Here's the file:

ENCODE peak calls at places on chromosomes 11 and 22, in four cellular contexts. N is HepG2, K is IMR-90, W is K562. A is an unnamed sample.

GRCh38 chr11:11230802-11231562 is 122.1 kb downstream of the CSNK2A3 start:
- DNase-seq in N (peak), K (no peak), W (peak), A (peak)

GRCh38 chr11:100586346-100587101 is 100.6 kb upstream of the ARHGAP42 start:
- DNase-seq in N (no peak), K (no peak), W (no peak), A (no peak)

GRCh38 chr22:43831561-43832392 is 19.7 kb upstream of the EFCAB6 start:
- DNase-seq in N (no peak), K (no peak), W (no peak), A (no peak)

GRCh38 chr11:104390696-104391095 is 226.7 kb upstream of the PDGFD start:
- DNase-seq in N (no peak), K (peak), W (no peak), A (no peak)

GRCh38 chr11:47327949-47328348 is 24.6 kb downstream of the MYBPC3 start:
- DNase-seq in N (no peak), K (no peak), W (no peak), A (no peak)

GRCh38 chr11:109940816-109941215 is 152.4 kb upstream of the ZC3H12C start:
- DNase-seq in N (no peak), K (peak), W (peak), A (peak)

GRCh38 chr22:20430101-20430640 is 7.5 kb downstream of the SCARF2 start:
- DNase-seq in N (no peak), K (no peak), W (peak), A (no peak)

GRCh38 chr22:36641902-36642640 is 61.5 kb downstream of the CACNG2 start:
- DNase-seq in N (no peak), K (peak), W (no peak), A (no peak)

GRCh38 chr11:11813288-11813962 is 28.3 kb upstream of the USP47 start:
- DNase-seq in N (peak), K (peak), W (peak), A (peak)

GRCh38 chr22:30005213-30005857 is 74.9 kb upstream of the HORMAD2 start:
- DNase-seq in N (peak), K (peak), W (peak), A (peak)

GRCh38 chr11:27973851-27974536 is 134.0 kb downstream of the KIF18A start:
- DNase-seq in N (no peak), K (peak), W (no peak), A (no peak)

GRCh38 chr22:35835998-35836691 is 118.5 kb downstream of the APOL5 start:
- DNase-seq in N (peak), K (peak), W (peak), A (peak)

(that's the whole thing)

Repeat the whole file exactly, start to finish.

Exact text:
ENCODE peak calls at places on chromosomes 11 and 22, in four cellular contexts. N is HepG2, K is IMR-90, W is K562. A is an unnamed sample.

GRCh38 chr11:11230802-11231562 is 122.1 kb downstream of the CSNK2A3 start:
- DNase-seq in N (peak), K (no peak), W (peak), A (peak)

GRCh38 chr11:100586346-100587101 is 100.6 kb upstream of the ARHGAP42 start:
- DNase-seq in N (no peak), K (no peak), W (no peak), A (no peak)

GRCh38 chr22:43831561-43832392 is 19.7 kb upstream of the EFCAB6 start:
- DNase-seq in N (no peak), K (no peak), W (no peak), A (no peak)

GRCh38 chr11:104390696-104391095 is 226.7 kb upstream of the PDGFD start:
- DNase-seq in N (no peak), K (peak), W (no peak), A (no peak)

GRCh38 chr11:47327949-47328348 is 24.6 kb downstream of the MYBPC3 start:
- DNase-seq in N (no peak), K (no peak), W (no peak), A (no peak)

GRCh38 chr11:109940816-109941215 is 152.4 kb upstream of the ZC3H12C start:
- DNase-seq in N (no peak), K (peak), W (peak), A (peak)

GRCh38 chr22:20430101-20430640 is 7.5 kb downstream of the SCARF2 start:
- DNase-seq in N (no peak), K (no peak), W (peak), A (no peak)

GRCh38 chr22:36641902-36642640 is 61.5 kb downstream of the CACNG2 start:
- DNase-seq in N (no peak), K (peak), W (no peak), A (no peak)

GRCh38 chr11:11813288-11813962 is 28.3 kb upstream of the USP47 start:
- DNase-seq in N (peak), K (peak), W (peak), A (peak)

GRCh38 chr22:30005213-30005857 is 74.9 kb upstream of the HORMAD2 start:
- DNase-seq in N (peak), K (peak), W (peak), A (peak)

GRCh38 chr11:27973851-27974536 is 134.0 kb downstream of the KIF18A start:
- DNase-seq in N (no peak), K (peak), W (no peak), A (no peak)

GRCh38 chr22:35835998-35836691 is 118.5 kb downstream of the APOL5 start:
- DNase-seq in N (peak), K (peak), W (peak), A (peak)